Updated February 25, 2020.
In early February 2020, Astra posted a video giving the public and potential customers a look inside their rocket assembly plant at Alameda Point.
Last week on February 18, the company shipped its latest rocket to the Pacific Spaceport Complex on Kodiak Island, Alaska. The rocket will be launched in the coming days to test its ability to place small satellites into low Earth orbit.
This video shows the journey from Alameda Point to Alaska:
Astra is the only remaining competitor in a competition sponsored by the Defense Advanced Research Projects Agency (DARPA). The federal agency is hoping to spur development of low-cost rockets capable of sending custom-made satellites about the size of a toaster into orbit. Based upon weather conditions, the launch will take place the week of February 24. DARPA will be streaming a live video of the launch on their website.
Update Feb. 25, 2020, from DARPA: Due to a major winter weather event expected to impact the Pacific Spaceport Complex on 2/25, the next available launch window will be determined when conditions improve, and the launch countdown clock will be adjusted accordingly.
This video explains the purpose of the Pacific Spaceport Complex, which is owned by the State of Alaska:
If Astra’s launch is able to successfully send three small satellites called cubesats into space, they will win $2 million. If they can repeat this exercise in March, they will win another $10 million.
But the prize money is not the goal. “Astra has raised more than $100 million from investors including Acme, Advance, Airbus Ventures, Canaan Partners, Innovation Endeavors, and Salesforce co-founder Marc Benioff,” reported Bloomberg News. Winning the DARPA competition will mean Astra has bragging rights that they are the go-to company for putting small satellites into orbit.
Besides the commercial market for gathering data such as agricultural crop status and drought conditions, performing disaster reconnaissance, and providing satellite telecommunication, the Pentagon is also hoping Astra is successful. The Department of Defense is looking for a mobile launch capability to augment its fixed location big rockets, which are expensive to deploy and vulnerable to attack.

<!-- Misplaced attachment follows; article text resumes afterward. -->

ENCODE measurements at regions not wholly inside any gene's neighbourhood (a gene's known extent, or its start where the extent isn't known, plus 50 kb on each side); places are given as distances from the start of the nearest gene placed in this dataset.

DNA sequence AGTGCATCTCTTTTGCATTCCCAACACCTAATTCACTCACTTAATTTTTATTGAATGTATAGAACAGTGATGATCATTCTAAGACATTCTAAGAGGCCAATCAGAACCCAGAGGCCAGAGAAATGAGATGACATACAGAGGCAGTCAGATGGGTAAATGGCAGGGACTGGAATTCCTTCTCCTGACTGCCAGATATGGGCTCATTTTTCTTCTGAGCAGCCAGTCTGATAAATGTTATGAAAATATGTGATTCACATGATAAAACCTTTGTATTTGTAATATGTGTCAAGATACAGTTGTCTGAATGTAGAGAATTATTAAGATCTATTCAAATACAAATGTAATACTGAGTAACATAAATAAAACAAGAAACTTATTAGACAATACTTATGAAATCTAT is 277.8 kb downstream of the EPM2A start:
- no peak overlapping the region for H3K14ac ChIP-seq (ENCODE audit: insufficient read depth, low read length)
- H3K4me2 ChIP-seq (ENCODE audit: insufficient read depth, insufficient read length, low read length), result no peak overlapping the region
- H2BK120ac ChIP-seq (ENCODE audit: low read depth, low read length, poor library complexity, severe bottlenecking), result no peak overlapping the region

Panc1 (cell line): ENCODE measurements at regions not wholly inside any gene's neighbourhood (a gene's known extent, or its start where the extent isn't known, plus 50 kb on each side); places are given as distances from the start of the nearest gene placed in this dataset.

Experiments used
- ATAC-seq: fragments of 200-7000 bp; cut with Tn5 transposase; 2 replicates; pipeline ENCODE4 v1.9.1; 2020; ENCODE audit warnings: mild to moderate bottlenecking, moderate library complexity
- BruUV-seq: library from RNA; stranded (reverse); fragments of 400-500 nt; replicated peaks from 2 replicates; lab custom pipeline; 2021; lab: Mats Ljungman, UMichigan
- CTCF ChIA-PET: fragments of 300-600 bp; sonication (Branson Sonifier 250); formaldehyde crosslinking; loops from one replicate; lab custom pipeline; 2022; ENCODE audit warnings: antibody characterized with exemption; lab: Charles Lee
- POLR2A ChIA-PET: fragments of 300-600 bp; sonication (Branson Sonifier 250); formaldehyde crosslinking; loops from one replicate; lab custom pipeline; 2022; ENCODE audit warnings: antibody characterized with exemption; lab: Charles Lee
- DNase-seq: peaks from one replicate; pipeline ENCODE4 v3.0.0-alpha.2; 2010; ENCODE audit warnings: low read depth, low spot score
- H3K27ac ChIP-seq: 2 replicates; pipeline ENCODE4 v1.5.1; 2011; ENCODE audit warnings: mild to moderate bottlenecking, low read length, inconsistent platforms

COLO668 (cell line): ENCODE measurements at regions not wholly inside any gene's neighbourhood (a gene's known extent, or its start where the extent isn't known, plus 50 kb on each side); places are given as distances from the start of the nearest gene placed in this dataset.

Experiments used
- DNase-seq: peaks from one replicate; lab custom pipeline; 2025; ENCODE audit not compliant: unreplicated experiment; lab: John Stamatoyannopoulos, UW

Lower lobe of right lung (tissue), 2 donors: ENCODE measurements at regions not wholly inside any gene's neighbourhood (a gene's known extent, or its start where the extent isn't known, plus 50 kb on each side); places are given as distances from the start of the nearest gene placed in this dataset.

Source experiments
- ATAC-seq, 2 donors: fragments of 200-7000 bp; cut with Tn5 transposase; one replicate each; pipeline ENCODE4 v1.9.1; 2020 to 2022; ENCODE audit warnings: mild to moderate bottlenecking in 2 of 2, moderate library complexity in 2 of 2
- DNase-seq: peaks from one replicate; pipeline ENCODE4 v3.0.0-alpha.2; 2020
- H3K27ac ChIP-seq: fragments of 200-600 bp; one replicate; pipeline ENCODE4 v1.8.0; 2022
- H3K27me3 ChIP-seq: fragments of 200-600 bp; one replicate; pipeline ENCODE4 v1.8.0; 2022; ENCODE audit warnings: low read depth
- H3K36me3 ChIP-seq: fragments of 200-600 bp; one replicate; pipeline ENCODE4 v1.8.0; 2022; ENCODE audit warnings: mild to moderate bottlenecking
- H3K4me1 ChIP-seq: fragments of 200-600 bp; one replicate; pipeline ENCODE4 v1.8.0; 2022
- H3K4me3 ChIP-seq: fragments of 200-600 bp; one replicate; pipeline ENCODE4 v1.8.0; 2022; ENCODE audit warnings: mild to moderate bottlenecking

One of the satellites mounted on the current test rocket is designed to track thousands of space objects, both functional and junk, orbiting the Earth to help avoid collisions.
This video explains the satellite payloads mounted on Astra’s rockets:
Astra has been testing its rocket engines inside the Navy’s old jet engine test facility at Alameda Point. And they are assembling rockets in the nearby Building 360 once used by the Navy to overhaul aircraft engines. Astra invested an undisclosed amount in refurbishing about half of the building, which sits directly to the south of the jet monument and the housing and commercial construction zone at Main Street and West Atlantic Avenue.
Astra is hoping to be producing hundreds of rockets each year, in which they will mount customer-designed cubesats. CEO Chris Kemp says “the company has signed contracts for more than a dozen launches with paying customers, and it plans to create a launchpad in the Marshall Islands to match the one in Alaska,” Bloomberg News reported. The company is currently hiring electrical engineers, propulsion engineers, cost accounting managers, an embedded software engineer, a fabrication technician, and mechanical engineers, among others.
The company is currently operating under a license agreement with the City. It has been in talks with the City for either a long term lease or outright purchase of the entire Building 360.
See below for more videos about the DARPA Launch Challenge: